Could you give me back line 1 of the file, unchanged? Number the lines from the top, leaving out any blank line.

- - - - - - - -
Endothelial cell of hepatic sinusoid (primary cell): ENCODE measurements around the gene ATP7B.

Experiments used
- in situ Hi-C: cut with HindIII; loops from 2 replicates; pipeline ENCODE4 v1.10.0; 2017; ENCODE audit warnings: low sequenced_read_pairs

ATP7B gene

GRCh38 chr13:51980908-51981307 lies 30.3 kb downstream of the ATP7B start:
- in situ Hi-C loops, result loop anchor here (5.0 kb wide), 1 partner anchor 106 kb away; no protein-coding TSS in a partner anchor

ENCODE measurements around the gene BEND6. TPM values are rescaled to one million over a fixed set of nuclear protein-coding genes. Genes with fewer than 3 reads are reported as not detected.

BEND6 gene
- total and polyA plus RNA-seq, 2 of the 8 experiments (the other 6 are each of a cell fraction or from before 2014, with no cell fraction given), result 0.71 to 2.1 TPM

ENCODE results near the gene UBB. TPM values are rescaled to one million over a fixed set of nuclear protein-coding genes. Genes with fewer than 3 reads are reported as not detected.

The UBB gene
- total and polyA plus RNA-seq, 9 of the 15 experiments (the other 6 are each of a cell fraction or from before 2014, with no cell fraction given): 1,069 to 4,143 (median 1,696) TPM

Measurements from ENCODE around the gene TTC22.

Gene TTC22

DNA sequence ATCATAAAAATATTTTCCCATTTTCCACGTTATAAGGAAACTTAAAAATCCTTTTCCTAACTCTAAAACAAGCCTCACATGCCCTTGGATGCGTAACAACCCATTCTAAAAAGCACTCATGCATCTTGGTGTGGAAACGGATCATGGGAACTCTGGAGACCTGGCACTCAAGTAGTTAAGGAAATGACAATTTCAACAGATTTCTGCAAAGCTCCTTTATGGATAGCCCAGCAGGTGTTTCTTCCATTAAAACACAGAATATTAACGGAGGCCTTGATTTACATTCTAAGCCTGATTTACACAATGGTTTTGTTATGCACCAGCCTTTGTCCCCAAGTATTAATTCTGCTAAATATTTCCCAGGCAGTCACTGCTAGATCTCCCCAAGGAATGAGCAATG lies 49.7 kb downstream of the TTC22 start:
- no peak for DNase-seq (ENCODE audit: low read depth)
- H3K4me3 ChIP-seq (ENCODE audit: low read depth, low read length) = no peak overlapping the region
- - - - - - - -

Endothelial cell of hepatic sinusoid (primary cell): ENCODE measurements around the gene ATP7B.